Sometimes the best ideas are right in front of our face. I am a constant “Googler” and type into the search engine countless times a day. When doing so, I always admire the Google Doodle and love the creativity and messages within each one. Feeling inspired by the Doodles and my Twitter PLN, I wanted to implement a Google Doodle activity connected to the curriculum.
As a current 6th-grade math/science teacher and former K-12 Educational Technology Teacher on Special Assignment, I am always looking for ways to use technology in an engaging way for students to demonstrate learning and creativity. My favorite implementations are simple with a low floor and high ceiling. Particularly, I am all-in any chance to reinvent a traditional task to make it more innovative, memorable, and fun, which is exactly what excited me about the Google Doodle.
In class, students completed a Gallery Walk as an introduction to our next science unit on Climate Change. The objective of the Gallery Walk was to visually introduce the unit and have students begin to explore and develop an authentic interest. After completing the gallery walk, instead of having students reflect by writing a paragraph, I had them customize a Google Doodle to share their learning and takeaways. Students used a Google Drawing template (pushed out through Google Classroom) to customize their Climate Change Doodles. Students then digitally posted their Doodles for their classmates to see, almost creating a Gallery Walk of Doodles, leading to whole class sharing and discussion.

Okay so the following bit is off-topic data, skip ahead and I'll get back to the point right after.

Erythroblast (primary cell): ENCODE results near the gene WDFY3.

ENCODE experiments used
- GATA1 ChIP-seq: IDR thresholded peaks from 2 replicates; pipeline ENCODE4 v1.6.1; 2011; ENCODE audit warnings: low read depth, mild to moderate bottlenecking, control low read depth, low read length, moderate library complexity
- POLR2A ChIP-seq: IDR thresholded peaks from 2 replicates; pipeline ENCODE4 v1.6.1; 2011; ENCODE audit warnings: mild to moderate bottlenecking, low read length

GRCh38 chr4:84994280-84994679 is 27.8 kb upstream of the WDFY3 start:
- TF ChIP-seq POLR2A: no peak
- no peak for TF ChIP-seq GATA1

While this was a relatively simple assignment, the Google Doodle can be applied in various ways to demonstrate an increasing depth of knowledge. For example, it could be used in a summative assessment with the added direction of students needing to create then explain in writing how each customization relates to the content. This is also a great activity to introduce Google’s contest, Doodle 4 Google, or allow your students to code a Google Doodle.
Below are some student samples reflecting on our Gallery Walk:
6th-grade math/science teacher
Technology Learning Coach